1. Why Has Democracy Declined Worldwide in Recent Years?
The organization, Freedom House, says that democracy has been declining steadily on the global scene since 2006. Anyone scanning the world scene can see that a fascist force – in one form or another — has been rising in countries around the world.
We can see versions of this trend in the increasingly authoritarian rulers of nations such as India, Turkey, Brazil. Even where democracy still survives – as in Italy, Israel, and Sweden – fascist forces have lately gained power. In the United States, some figurative “bullets” have been dodged in a couple of recent elections, but the very survival of American democracy remains seriously threatened by the most fascistic major political party in the nation’s history.
For many years, after World War II, it seemed, democracy was overall advancing around the world. What accounts for a reversal of that trend?
The Zeitgeist Mystery
It’s always deeply intriguing when similar developments of this kind occur simultaneously in a whole variety of places that don’t seem connected. There must be some connections, one infers, even if whatever is at work is not visible.
Such manifestations of a Zeitgeist (spirit of the times) intimate the operation of deep forces operating below the surface.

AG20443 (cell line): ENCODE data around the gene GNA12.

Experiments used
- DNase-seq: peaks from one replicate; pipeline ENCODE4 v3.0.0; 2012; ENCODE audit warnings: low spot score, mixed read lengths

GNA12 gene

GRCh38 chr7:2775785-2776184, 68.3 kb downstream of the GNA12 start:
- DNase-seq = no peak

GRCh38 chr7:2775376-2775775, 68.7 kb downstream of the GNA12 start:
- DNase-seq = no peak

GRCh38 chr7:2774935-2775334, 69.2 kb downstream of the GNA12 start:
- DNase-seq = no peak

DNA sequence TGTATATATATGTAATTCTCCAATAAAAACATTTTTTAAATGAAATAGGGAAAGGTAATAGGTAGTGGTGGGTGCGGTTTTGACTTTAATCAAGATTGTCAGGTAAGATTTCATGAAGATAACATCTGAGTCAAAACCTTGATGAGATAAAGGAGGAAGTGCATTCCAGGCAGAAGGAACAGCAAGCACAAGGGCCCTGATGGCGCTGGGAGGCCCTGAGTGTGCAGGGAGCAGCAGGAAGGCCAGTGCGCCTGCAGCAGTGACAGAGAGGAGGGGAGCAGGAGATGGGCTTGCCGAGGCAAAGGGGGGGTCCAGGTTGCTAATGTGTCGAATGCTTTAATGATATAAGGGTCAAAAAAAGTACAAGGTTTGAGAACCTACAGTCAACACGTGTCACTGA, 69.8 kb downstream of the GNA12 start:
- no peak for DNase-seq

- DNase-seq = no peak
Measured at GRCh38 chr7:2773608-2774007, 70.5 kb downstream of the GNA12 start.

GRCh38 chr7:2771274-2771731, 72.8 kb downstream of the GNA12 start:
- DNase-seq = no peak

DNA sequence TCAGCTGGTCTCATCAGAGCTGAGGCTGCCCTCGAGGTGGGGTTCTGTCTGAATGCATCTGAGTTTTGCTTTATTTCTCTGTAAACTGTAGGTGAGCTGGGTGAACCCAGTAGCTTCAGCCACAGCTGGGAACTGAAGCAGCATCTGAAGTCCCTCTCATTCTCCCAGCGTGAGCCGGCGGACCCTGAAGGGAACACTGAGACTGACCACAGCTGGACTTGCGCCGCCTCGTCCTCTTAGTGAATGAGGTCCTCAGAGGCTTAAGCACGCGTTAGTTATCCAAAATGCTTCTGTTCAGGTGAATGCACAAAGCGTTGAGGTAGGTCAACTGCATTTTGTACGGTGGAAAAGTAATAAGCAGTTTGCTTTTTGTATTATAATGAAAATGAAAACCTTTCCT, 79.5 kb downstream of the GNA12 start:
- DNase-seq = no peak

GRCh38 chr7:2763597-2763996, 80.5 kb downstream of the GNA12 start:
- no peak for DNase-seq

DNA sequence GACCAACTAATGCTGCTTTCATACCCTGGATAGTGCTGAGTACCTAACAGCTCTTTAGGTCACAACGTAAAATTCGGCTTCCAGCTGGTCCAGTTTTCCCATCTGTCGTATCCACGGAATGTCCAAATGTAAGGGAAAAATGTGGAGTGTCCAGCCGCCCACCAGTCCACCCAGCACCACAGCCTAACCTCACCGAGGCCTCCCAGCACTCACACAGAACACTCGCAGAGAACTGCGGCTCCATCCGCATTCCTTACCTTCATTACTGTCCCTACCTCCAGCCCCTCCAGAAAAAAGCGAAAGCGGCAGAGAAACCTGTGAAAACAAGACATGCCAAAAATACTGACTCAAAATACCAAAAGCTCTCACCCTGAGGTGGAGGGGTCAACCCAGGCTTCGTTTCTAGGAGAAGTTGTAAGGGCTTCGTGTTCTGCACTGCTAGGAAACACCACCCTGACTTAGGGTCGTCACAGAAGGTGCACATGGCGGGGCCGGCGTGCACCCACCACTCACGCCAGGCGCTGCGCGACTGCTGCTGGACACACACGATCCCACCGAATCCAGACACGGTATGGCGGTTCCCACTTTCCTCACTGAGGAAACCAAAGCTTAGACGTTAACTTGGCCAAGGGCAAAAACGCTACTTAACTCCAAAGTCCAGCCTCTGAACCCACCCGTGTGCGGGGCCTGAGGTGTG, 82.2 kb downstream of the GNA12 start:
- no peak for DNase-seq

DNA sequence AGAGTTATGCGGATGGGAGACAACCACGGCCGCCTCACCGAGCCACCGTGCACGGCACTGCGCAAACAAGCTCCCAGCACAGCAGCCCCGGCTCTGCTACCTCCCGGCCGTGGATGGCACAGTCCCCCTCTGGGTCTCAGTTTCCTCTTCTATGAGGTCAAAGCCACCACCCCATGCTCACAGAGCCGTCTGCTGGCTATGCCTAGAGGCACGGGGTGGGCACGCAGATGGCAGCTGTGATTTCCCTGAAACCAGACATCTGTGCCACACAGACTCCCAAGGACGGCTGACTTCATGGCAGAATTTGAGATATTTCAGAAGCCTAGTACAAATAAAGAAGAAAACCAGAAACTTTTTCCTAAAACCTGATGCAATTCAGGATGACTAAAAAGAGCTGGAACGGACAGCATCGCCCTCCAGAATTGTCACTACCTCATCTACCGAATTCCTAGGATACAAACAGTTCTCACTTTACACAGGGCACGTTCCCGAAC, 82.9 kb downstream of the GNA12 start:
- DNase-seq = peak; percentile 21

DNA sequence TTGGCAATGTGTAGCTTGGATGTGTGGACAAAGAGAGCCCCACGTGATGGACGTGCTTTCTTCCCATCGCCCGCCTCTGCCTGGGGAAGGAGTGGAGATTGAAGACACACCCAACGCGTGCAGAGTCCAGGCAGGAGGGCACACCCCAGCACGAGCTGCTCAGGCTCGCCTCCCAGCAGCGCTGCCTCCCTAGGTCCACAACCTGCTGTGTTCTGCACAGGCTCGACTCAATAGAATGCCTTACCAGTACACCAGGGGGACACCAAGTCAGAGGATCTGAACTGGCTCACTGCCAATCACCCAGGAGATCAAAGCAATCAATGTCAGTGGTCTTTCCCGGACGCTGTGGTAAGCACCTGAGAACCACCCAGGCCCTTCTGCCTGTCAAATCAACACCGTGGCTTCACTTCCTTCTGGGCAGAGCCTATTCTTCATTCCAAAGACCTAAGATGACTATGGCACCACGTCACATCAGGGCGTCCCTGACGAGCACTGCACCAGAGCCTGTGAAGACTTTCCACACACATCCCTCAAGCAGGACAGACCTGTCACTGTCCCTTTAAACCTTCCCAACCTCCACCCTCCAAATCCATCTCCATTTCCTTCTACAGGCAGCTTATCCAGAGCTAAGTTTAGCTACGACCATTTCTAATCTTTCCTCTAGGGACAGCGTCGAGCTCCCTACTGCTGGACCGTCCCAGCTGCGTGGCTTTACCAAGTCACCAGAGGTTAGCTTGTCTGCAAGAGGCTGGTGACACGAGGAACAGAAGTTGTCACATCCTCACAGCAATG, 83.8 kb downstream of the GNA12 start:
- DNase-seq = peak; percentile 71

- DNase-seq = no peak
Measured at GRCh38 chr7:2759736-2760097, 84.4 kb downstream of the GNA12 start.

- Why is it that the image of the detective inferring hidden truths from subtle clues emerged in diverse forms in Victorian Europe, exemplified by the figure of Sherlock Holmes in literature and by Sigmund Freud’s psychoanalytic method?
- Why was it that at the end of the 1960s, were there seemingly kindred youthful uprisings in various nations whose social and political dynamics one might have supposed were unconnected – from the United States dealing with an unpopular war, to France with its 1968 upheaval, and even to Communist China where the Cultural Revolution tapped into apparently similar energies of youthful revolt?
Likewise in today’s world scene, with the fascistic political developments in Turkey and India and Brazil (and France, Israel, the Philippines, and the United States), which include many seemingly quite separate political and cultural worlds.